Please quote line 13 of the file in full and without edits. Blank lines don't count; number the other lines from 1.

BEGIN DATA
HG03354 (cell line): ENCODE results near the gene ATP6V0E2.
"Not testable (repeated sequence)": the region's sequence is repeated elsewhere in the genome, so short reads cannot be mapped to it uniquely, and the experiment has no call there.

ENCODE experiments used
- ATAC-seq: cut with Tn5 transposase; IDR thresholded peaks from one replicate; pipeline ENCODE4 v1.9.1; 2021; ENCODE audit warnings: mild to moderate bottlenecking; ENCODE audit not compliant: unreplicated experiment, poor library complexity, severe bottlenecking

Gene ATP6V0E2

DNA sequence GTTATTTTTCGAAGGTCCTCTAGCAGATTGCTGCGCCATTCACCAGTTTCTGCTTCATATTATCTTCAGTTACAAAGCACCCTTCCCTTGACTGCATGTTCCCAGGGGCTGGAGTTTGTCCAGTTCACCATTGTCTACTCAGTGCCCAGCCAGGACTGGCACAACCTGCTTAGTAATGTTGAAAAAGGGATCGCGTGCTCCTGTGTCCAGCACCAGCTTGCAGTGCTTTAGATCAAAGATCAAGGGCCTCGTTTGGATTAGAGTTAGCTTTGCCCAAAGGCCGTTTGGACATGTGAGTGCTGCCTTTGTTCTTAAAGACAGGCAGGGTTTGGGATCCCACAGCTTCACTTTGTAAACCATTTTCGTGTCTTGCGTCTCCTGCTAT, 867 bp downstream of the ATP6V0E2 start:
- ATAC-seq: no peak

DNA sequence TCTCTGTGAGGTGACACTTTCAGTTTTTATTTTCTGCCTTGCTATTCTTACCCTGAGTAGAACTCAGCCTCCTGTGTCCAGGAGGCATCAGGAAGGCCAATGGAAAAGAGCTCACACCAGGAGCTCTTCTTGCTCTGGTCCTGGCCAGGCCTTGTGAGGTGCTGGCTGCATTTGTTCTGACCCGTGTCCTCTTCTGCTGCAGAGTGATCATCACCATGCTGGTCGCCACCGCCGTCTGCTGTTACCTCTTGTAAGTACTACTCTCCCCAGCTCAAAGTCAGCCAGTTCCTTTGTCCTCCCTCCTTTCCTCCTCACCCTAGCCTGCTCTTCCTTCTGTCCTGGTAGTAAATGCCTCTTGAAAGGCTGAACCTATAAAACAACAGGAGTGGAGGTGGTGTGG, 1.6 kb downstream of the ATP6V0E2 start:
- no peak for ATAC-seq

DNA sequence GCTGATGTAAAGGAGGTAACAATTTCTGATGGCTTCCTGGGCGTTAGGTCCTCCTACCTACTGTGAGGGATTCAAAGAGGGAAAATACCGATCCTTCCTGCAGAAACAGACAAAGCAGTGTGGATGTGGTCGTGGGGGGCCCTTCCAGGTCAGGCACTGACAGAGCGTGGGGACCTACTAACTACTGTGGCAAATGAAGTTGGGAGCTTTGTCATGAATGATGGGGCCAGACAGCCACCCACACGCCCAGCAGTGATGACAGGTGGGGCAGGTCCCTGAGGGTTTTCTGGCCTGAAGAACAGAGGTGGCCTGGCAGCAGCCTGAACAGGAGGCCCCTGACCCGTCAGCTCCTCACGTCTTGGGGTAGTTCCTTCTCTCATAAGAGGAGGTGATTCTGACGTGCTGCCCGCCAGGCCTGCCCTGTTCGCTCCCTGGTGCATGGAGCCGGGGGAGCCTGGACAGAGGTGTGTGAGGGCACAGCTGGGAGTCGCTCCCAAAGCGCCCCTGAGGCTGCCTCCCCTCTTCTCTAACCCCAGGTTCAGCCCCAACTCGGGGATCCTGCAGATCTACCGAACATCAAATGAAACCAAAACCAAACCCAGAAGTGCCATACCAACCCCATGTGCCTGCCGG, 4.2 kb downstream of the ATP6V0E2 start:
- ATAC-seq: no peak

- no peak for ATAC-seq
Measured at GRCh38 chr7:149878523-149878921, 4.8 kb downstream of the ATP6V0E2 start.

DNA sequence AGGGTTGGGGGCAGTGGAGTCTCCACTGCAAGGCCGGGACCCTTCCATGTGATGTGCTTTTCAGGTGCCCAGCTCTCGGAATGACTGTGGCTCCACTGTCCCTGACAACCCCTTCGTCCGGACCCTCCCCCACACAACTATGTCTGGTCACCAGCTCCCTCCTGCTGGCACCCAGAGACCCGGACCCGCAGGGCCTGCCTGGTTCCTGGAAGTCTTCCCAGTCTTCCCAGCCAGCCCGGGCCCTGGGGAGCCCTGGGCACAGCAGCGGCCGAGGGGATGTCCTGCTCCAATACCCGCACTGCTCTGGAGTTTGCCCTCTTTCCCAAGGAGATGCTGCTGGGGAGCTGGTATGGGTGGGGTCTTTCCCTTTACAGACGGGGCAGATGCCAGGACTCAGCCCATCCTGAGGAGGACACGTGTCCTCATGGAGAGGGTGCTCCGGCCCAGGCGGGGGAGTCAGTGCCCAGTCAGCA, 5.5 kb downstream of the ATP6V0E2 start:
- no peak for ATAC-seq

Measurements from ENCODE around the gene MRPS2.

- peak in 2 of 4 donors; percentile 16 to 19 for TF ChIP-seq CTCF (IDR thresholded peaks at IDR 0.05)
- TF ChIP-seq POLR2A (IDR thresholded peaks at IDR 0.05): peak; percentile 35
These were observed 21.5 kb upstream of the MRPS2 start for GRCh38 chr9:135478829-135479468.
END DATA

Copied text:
Measured at GRCh38 chr7:149878523-149878921, 4.8 kb downstream of the ATP6V0E2 start.